Golf tip: How to be a consistent chipper
Chip shots require a few fundamentals. Oftentimes they are overlooked by golfers of all playing abilities.
I'll go over a few of these fundamentals to help you become a better chipper around the greens.
1. Make sure you choke down on the grip so your body is closer and over the ball to help with a consistent and solid ball striking stroke. This will make your club counterbalanced so the added weight above the hands doesn't allow a flipping action through your shot. Maintain good posture and add a little more knee flex if needed.
2. Your stance should be slightly open (pre-rotated to the target) with a narrow stance. It is important for your body to rotate through your shot because you do not want to release the club like you do with a full swing. You really need to focus on the body having the ability to easily turn. The body will resist rotating easily if you are too square at setup, then your hands will start being active causing a flipping move.
3. When it comes to ball position, keep it consistent, and play it toward the back of your stance. Keep about 70 to 80 percent of your weight toward your forward side also known as your "lead side." If you do these two things it will help create a steeper downward blow into the golf ball. You will become a better ball striker around the greens and not hit those fat or thin shots we all dread.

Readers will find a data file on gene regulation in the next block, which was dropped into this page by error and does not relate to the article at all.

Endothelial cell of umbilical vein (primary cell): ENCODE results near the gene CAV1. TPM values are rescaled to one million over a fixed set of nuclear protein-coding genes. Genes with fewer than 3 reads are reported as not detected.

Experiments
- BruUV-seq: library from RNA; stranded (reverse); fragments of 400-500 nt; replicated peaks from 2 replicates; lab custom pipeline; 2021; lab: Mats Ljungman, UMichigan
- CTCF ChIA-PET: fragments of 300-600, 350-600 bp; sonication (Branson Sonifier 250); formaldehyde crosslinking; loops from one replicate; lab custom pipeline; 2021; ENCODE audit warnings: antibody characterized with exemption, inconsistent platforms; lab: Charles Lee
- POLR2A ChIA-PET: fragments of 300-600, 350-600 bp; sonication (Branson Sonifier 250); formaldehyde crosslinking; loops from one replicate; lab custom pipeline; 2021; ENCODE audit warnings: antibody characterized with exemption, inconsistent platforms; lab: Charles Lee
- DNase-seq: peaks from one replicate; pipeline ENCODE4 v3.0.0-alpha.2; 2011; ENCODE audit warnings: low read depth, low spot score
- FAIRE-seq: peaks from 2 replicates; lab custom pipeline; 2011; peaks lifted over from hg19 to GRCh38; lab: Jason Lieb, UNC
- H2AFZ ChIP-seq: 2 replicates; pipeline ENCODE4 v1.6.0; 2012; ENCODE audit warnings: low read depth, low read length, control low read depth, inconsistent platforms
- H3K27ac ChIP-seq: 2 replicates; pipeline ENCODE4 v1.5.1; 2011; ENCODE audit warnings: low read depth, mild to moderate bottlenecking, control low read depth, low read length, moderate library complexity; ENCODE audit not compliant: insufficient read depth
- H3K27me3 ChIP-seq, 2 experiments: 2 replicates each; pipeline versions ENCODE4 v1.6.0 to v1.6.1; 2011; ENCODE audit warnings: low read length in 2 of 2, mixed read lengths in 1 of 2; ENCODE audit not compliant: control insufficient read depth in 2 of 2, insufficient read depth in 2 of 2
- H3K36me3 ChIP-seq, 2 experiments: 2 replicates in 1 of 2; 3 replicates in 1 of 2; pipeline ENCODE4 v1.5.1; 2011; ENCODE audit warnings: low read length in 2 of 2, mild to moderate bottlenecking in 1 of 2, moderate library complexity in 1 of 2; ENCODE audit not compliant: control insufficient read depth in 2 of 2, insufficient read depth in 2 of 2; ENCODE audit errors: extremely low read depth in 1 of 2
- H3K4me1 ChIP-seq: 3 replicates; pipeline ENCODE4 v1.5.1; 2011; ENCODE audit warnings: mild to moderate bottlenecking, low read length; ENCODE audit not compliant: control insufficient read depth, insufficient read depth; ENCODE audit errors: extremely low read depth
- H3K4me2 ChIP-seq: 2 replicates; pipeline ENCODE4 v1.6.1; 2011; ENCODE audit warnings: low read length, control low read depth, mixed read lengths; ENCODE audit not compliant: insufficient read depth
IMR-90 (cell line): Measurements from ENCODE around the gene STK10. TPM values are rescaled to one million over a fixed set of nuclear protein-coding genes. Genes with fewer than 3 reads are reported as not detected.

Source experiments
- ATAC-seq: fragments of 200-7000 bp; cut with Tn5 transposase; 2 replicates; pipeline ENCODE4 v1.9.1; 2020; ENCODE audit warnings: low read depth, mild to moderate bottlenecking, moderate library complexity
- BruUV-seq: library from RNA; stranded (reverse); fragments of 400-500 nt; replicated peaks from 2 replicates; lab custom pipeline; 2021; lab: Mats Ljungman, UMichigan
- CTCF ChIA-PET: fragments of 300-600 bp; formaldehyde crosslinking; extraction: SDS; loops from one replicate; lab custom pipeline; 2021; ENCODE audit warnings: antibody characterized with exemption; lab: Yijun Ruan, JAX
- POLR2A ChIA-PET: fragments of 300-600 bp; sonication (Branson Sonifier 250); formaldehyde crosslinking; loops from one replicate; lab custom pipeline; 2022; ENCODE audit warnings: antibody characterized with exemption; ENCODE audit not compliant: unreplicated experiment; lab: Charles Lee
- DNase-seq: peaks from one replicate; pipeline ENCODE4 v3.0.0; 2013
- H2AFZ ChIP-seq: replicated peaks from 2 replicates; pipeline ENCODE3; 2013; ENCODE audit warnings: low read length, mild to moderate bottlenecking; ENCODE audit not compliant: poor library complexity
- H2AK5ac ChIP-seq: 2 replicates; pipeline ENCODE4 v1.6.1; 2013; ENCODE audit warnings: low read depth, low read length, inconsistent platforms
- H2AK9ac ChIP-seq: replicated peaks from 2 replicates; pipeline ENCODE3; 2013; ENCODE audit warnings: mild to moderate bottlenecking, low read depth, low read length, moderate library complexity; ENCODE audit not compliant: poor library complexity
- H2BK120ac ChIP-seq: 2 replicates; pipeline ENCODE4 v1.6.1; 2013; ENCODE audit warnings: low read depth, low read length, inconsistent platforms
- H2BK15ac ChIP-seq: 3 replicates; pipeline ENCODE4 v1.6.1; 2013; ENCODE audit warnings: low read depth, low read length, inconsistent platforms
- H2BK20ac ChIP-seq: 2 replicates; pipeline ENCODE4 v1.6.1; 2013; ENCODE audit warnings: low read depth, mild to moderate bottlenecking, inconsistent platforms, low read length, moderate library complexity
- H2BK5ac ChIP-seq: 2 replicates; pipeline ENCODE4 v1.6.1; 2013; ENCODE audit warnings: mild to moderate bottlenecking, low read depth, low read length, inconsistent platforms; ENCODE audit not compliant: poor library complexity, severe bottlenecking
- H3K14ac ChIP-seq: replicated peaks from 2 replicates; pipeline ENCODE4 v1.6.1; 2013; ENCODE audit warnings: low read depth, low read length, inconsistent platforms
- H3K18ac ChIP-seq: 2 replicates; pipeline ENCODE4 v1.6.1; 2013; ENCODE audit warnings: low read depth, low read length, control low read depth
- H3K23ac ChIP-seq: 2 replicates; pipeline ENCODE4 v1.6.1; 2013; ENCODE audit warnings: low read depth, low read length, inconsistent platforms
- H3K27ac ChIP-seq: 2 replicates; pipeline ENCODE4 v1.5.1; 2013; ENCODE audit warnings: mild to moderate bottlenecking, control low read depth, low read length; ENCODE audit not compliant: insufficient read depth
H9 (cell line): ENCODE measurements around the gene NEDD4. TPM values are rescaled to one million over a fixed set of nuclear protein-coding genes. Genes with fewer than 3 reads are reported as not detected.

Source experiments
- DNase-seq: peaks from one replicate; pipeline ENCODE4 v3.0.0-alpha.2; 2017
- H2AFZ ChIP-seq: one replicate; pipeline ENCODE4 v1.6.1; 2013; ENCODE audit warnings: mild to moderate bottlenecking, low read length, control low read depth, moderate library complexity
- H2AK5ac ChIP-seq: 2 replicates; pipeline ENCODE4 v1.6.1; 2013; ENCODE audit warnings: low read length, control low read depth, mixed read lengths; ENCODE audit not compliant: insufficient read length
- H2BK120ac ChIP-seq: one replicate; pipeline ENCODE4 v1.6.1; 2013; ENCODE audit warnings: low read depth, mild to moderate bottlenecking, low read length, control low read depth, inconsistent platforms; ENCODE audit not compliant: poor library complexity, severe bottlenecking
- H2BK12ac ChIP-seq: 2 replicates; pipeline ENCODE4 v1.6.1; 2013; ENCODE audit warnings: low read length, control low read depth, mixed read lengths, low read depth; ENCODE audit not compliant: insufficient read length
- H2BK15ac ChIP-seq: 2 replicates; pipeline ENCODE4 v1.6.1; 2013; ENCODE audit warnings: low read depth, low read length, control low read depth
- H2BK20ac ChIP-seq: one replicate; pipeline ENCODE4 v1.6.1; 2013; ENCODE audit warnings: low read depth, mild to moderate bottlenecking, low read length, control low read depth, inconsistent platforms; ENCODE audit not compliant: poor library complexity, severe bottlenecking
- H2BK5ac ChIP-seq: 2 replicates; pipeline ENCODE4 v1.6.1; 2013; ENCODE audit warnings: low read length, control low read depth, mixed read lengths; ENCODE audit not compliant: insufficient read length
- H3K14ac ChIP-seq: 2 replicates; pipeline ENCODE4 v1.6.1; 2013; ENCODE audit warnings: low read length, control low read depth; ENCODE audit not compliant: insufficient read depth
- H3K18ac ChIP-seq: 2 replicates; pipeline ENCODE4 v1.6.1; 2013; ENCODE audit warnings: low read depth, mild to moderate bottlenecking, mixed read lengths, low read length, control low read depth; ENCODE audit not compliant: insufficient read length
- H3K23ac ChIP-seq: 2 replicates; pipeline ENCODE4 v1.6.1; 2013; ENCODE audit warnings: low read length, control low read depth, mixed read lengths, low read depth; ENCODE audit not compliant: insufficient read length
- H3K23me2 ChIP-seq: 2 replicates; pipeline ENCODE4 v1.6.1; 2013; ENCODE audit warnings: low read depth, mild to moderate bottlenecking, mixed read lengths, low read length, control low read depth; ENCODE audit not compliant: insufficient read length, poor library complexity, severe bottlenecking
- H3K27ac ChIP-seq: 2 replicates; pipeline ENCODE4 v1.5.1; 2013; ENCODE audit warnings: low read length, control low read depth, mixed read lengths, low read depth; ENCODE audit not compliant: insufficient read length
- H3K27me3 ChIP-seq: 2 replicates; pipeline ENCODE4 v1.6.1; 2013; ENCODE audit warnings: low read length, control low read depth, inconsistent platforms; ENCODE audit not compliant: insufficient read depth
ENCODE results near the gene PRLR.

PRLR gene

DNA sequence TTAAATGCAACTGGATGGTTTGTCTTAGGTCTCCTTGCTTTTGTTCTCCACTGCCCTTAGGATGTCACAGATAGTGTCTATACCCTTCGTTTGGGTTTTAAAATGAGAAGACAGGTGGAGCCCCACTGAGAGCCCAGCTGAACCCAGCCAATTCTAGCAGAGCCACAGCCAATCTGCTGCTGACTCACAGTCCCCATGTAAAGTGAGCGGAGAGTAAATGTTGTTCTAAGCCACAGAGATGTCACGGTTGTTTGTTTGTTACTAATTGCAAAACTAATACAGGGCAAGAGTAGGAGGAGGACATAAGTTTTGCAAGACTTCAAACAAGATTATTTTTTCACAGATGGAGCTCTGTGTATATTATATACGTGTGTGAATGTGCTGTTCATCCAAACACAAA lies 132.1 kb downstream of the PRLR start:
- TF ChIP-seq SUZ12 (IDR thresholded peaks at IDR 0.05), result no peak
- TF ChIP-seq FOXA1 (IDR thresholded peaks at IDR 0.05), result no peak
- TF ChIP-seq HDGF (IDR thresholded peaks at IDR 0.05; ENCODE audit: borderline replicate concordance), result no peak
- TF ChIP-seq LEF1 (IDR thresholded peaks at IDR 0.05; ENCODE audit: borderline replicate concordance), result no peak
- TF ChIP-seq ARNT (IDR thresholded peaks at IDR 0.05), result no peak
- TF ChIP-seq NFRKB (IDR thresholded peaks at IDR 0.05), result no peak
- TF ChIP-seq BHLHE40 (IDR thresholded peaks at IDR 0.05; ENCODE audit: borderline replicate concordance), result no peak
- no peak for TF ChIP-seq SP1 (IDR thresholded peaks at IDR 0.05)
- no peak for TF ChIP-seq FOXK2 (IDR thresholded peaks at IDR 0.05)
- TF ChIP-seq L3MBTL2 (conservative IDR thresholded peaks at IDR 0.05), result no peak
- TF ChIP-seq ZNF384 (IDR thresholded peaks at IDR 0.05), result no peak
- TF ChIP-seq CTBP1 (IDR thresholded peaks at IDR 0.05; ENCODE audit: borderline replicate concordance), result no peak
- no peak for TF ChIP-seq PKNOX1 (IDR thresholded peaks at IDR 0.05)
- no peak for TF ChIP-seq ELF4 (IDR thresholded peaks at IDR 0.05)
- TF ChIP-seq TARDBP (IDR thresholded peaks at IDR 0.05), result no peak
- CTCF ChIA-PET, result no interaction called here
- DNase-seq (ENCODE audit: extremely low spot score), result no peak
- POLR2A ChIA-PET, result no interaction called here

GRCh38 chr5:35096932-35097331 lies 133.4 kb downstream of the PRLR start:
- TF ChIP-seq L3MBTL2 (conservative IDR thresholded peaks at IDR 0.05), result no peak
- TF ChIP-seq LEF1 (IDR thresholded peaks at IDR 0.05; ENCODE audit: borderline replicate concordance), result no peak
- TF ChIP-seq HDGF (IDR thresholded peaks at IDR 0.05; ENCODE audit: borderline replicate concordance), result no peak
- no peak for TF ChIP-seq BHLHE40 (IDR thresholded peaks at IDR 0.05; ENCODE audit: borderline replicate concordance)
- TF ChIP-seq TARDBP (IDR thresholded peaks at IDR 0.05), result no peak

4. Get ready to swing! Once you feel comfortable with your setup it is time to hit your shot. Keep your "lead" wrist and arm moving forward without anything collapsing or flipping through the shot. Your arms and hands will lead in front of your body. Remember to maintain your weight on your "lead side" throughout your swing.
A practice tip:
If you are a right-handed golfer, get into your setup position. From there take your right foot back a little so you feel that you are almost standing on your left leg or "lead leg." Maintain your weight on your left leg and practice hitting chip shots like that so you can feel the right amount of weight needed to produce a great chip shot.
• Eva Rogers is a PGA teaching professional at Medinah Country Club.